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On Discovering Program Notes
For My Mother's College Voice Recital
Dated May 2, 1929


I find it among old photographs
in my sister's closet. I calculate:
twenty years from then, age forty-one,

my mother will die
and I will be four years old.
Come night, I try to dream about it:

eight o'clock, a college chapel in eastern Iowa,
and my mother about to sing
in the languages of Strauss, Fauré.

But in my dream I can't get inside;
I am too young, a man says at the door,
"just a little boy," and must stay outside

in the garden. "Sit under the lilac bush,"
he says, "next to the graveyard. Listen."
But the walls of the chapel, the windows,

and even the heart-shaped leaves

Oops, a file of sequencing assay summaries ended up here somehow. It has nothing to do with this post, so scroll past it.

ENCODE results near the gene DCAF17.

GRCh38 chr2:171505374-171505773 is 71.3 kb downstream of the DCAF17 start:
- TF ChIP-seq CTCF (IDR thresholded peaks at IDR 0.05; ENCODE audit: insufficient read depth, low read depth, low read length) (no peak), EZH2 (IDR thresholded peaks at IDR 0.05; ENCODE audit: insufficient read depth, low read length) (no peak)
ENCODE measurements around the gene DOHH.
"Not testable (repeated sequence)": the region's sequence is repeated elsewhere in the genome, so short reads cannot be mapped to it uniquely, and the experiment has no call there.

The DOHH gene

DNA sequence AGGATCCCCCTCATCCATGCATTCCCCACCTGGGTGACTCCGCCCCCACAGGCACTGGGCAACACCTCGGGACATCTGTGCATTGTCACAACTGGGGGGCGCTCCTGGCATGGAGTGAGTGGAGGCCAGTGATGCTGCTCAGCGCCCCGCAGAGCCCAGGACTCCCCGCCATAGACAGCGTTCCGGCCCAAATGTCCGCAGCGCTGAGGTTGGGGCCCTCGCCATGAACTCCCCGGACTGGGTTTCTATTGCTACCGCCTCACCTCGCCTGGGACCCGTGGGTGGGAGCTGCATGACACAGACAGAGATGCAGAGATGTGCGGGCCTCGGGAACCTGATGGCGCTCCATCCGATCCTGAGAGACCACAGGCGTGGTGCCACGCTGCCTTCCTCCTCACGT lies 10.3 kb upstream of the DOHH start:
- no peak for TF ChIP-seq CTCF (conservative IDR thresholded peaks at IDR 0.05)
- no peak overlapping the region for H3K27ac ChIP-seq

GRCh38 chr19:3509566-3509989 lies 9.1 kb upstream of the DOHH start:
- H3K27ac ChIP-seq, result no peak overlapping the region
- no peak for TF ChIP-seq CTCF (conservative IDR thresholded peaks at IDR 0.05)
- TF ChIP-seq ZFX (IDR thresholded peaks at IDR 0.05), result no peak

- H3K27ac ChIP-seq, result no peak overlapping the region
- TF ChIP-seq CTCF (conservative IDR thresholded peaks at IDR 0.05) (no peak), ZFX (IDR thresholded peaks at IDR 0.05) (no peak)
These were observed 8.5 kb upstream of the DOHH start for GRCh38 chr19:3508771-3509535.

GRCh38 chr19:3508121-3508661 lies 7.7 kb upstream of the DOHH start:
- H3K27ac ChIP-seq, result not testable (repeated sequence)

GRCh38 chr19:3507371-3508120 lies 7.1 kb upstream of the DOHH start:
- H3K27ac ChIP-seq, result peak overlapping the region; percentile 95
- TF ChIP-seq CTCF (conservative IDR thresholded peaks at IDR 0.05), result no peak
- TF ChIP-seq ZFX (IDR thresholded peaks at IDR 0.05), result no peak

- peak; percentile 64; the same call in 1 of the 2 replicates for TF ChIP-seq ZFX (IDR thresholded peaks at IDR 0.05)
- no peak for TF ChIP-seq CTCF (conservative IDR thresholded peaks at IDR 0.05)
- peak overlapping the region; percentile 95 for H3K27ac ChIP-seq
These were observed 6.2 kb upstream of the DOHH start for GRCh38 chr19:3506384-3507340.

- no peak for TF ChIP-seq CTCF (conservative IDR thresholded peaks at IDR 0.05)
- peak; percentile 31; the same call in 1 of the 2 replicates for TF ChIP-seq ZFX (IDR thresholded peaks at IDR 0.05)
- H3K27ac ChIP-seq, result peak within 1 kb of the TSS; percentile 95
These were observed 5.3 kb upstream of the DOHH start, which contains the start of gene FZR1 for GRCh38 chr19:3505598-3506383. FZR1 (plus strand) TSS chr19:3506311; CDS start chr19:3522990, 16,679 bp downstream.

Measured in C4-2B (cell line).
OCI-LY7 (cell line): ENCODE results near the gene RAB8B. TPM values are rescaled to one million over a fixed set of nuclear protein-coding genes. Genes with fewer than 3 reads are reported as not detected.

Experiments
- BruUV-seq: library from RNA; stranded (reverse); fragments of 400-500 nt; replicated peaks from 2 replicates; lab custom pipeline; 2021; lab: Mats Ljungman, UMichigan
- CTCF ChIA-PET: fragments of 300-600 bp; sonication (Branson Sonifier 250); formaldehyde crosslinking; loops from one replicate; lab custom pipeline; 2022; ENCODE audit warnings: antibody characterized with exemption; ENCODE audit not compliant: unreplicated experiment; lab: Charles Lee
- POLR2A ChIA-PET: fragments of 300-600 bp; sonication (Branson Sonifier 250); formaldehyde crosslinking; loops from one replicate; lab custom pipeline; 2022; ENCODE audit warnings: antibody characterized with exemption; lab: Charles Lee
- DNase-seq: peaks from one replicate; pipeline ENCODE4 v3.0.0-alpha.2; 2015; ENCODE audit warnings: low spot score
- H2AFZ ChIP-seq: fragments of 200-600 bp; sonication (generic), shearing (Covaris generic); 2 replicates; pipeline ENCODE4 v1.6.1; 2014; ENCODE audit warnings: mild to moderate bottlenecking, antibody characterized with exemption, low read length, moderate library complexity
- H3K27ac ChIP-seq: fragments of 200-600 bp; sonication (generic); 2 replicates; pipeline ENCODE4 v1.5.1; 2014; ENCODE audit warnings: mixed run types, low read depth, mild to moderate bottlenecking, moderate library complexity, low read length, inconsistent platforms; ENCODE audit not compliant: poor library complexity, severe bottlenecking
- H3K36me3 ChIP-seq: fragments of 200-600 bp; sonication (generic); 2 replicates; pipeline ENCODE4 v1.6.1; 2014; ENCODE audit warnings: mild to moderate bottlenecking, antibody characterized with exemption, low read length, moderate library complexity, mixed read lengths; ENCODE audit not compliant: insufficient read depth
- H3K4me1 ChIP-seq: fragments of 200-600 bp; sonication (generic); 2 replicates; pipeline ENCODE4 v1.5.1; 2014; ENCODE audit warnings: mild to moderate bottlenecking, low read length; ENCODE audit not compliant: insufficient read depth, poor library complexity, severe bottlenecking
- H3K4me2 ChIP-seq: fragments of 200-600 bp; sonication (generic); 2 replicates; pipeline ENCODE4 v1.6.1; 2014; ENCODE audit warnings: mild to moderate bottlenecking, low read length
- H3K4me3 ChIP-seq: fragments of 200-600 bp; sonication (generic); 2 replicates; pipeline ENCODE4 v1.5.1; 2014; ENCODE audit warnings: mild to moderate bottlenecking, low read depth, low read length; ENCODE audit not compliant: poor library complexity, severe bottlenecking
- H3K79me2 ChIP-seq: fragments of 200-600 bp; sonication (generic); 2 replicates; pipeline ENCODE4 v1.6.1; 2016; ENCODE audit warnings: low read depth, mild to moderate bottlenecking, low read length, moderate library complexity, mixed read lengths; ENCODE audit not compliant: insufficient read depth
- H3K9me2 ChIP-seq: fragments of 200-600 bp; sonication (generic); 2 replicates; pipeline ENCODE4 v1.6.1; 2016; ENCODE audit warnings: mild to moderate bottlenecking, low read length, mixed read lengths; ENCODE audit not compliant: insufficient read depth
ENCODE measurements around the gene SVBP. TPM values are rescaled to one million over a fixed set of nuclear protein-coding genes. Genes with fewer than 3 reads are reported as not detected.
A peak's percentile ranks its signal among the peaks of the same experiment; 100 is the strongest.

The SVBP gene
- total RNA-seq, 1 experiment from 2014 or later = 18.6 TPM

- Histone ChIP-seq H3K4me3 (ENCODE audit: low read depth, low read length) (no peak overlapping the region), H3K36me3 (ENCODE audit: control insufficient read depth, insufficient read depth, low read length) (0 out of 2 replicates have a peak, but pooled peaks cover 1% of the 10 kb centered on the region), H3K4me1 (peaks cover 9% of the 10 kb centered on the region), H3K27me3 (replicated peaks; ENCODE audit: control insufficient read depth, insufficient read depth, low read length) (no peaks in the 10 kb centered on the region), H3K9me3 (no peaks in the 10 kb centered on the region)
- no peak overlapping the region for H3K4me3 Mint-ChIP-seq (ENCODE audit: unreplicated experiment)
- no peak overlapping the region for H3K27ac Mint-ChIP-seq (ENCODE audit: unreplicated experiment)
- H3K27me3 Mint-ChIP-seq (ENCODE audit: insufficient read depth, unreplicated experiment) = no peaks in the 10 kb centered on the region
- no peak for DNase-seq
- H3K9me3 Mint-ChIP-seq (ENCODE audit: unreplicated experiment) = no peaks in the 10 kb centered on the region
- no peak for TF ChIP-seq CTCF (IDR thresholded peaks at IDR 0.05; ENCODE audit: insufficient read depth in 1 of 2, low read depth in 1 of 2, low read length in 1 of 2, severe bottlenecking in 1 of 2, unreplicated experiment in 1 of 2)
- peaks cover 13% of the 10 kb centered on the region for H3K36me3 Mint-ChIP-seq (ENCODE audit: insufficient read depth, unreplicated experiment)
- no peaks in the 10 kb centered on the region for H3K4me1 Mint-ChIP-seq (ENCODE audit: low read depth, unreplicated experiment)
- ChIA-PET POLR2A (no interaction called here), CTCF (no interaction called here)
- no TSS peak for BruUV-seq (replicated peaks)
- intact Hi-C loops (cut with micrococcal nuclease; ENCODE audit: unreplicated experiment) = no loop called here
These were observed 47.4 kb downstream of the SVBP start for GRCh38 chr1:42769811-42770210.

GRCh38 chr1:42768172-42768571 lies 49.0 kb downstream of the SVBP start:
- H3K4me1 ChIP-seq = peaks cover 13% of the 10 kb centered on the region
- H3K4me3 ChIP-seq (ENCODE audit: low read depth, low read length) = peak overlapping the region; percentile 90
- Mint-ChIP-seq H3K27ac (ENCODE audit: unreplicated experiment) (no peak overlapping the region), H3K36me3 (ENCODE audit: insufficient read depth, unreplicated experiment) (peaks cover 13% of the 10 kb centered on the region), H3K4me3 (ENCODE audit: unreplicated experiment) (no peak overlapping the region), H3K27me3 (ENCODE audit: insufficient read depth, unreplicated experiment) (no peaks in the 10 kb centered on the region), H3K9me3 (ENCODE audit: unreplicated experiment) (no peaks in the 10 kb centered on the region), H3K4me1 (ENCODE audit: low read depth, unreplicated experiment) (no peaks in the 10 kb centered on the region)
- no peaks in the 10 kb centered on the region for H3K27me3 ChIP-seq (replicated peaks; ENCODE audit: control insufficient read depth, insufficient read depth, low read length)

are in the way, and what I hear is like
those murmuring conversations downstairs

I overheard at night — my parents' voices,
fragmented, nonsensically sing-song,
lapping like water at darkness —


and nearly as soon as it begins,
I ask the man who has kept me out,
"When does the singing end?

When will the dream be over?" —
"Stop acting so little and listen," he says.
"Inside, the grown-ups are crying, your mother's song

reminds them so of loneliness. Be quiet
or you'll miss your mother's voice."



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